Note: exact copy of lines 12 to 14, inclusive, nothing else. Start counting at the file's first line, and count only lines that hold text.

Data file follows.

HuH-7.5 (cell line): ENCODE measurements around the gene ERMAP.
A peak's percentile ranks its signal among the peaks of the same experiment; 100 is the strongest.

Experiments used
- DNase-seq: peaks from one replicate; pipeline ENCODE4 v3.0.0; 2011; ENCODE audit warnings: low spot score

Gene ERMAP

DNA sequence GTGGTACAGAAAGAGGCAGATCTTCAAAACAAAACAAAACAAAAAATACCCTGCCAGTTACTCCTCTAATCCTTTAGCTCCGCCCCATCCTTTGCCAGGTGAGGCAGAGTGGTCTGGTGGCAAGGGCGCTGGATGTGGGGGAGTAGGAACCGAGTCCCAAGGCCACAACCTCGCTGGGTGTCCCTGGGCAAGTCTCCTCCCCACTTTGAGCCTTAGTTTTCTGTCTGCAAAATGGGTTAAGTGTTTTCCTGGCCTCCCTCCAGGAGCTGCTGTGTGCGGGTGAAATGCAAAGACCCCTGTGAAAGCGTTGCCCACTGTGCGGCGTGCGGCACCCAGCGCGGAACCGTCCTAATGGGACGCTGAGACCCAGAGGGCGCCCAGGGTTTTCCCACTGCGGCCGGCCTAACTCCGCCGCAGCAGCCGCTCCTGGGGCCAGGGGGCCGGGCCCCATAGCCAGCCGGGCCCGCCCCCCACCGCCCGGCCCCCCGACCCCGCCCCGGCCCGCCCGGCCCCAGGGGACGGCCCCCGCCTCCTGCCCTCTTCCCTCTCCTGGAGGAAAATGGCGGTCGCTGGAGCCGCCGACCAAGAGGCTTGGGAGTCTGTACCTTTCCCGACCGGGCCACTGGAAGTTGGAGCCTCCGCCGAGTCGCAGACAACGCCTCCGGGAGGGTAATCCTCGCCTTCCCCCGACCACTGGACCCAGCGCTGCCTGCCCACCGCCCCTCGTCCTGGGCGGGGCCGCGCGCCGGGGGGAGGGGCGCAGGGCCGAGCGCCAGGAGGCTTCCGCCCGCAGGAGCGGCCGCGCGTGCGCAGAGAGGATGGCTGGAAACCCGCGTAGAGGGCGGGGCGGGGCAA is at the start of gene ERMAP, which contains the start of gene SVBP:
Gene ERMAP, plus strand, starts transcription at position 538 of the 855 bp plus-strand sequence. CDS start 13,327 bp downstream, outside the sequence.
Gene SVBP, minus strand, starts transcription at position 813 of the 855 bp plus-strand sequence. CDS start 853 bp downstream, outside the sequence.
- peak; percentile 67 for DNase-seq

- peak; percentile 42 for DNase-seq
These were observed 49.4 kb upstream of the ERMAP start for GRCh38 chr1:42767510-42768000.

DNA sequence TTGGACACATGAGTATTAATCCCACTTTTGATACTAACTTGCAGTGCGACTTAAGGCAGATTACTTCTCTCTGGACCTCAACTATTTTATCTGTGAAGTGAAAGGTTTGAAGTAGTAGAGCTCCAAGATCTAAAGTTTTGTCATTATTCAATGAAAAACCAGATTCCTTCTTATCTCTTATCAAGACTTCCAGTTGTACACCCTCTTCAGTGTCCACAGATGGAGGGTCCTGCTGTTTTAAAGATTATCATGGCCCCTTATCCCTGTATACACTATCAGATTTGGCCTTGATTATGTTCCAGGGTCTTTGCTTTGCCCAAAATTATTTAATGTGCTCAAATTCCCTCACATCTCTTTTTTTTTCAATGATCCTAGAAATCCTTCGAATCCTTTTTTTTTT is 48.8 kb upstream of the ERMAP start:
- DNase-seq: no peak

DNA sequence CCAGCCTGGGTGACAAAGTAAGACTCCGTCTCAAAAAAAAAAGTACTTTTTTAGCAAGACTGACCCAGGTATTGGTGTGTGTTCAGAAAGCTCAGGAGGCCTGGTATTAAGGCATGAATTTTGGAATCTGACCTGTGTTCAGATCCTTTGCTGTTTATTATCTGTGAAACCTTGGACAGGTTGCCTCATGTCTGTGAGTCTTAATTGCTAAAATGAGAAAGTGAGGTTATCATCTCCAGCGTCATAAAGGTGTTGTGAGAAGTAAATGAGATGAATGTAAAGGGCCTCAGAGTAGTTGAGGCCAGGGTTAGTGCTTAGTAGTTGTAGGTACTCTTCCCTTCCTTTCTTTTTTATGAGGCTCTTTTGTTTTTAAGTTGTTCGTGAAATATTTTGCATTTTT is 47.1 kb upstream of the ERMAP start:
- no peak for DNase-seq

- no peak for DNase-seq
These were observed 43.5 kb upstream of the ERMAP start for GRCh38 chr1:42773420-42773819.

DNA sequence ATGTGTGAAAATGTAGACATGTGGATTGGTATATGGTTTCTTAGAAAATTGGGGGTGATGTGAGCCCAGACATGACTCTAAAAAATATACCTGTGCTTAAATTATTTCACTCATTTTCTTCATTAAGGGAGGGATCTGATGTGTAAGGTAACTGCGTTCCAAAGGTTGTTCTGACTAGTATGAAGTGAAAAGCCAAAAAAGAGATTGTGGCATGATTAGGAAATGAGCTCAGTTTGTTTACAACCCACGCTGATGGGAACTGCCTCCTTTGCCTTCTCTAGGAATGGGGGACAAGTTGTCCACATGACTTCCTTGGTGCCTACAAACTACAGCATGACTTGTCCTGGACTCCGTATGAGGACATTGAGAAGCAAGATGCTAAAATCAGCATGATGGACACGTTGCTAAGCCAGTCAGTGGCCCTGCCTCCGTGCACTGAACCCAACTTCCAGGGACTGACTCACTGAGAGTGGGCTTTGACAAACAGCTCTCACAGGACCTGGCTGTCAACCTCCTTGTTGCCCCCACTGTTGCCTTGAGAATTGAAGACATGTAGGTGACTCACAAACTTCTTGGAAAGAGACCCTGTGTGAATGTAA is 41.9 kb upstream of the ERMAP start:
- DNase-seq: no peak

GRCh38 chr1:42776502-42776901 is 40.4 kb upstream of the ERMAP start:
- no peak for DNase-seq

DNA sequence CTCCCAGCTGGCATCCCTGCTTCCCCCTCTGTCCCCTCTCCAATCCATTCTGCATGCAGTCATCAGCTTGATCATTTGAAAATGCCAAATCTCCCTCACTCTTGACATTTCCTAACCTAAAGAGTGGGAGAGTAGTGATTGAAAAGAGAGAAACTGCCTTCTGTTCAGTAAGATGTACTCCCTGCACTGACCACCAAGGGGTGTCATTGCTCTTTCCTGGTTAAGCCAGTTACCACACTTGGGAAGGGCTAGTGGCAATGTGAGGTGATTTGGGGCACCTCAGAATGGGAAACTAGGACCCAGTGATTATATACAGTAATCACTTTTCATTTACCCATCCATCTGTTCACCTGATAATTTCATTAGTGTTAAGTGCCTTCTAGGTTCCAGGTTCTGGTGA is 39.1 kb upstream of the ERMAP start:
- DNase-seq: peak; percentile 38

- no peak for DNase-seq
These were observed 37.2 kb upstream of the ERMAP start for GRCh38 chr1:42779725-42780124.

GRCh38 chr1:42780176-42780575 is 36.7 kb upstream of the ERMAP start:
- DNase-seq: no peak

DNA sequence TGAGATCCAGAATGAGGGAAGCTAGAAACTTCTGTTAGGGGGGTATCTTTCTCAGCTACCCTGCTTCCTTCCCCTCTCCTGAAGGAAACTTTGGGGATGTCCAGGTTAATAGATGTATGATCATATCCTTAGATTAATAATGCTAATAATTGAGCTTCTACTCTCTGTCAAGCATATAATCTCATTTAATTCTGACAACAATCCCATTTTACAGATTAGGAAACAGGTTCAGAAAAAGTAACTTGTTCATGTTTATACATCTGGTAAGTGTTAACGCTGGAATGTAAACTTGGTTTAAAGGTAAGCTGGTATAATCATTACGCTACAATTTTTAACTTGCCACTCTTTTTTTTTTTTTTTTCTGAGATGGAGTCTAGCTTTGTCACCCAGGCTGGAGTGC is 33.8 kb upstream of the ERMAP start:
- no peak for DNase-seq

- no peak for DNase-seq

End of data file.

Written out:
DNA sequence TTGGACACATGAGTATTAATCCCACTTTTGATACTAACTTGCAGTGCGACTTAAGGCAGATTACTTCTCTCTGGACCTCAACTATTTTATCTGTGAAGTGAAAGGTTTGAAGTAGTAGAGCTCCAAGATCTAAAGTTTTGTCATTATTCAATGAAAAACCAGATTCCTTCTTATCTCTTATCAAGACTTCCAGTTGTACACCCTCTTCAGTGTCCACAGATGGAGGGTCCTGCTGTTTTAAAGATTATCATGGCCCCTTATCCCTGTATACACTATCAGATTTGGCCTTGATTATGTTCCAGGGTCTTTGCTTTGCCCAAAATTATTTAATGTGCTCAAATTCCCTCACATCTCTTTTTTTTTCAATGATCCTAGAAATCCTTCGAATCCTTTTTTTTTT is 48.8 kb upstream of the ERMAP start:
- DNase-seq: no peak

DNA sequence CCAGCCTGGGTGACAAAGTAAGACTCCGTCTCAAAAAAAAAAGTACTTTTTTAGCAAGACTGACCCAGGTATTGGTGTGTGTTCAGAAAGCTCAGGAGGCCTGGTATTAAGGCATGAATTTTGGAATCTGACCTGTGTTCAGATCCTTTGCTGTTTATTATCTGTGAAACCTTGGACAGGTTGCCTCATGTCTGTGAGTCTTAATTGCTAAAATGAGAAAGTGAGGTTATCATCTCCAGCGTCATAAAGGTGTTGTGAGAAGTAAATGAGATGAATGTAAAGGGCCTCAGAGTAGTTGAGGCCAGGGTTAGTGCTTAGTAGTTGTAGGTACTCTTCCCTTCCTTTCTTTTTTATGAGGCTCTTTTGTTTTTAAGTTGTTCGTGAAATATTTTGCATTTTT is 47.1 kb upstream of the ERMAP start: